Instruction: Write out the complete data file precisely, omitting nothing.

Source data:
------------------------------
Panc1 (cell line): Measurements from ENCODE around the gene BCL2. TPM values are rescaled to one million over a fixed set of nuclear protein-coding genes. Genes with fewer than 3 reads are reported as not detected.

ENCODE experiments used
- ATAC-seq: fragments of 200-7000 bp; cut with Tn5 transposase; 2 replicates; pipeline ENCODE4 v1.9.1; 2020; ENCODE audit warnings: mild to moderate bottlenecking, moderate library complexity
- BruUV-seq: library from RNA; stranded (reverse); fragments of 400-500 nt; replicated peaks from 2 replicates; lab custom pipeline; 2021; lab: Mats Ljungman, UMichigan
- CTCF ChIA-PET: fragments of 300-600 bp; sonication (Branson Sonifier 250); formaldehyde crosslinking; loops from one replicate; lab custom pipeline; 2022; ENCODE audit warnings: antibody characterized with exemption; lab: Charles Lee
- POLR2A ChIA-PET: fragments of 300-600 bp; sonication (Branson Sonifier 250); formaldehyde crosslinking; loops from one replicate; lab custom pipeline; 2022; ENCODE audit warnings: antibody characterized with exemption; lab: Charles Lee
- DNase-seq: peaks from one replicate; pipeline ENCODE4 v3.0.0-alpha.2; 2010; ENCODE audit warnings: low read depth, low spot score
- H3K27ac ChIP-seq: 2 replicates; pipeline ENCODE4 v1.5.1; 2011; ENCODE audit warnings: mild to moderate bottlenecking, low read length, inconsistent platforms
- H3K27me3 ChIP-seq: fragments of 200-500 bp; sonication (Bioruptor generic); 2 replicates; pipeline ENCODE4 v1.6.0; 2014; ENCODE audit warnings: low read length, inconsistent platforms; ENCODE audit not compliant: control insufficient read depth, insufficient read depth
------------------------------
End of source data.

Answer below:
Panc1 (cell line): Measurements from ENCODE around the gene BCL2. TPM values are rescaled to one million over a fixed set of nuclear protein-coding genes. Genes with fewer than 3 reads are reported as not detected.

ENCODE experiments used
- ATAC-seq: fragments of 200-7000 bp; cut with Tn5 transposase; 2 replicates; pipeline ENCODE4 v1.9.1; 2020; ENCODE audit warnings: mild to moderate bottlenecking, moderate library complexity
- BruUV-seq: library from RNA; stranded (reverse); fragments of 400-500 nt; replicated peaks from 2 replicates; lab custom pipeline; 2021; lab: Mats Ljungman, UMichigan
- CTCF ChIA-PET: fragments of 300-600 bp; sonication (Branson Sonifier 250); formaldehyde crosslinking; loops from one replicate; lab custom pipeline; 2022; ENCODE audit warnings: antibody characterized with exemption; lab: Charles Lee
- POLR2A ChIA-PET: fragments of 300-600 bp; sonication (Branson Sonifier 250); formaldehyde crosslinking; loops from one replicate; lab custom pipeline; 2022; ENCODE audit warnings: antibody characterized with exemption; lab: Charles Lee
- DNase-seq: peaks from one replicate; pipeline ENCODE4 v3.0.0-alpha.2; 2010; ENCODE audit warnings: low read depth, low spot score
- H3K27ac ChIP-seq: 2 replicates; pipeline ENCODE4 v1.5.1; 2011; ENCODE audit warnings: mild to moderate bottlenecking, low read length, inconsistent platforms
- H3K27me3 ChIP-seq: fragments of 200-500 bp; sonication (Bioruptor generic); 2 replicates; pipeline ENCODE4 v1.6.0; 2014; ENCODE audit warnings: low read length, inconsistent platforms; ENCODE audit not compliant: control insufficient read depth, insufficient read depth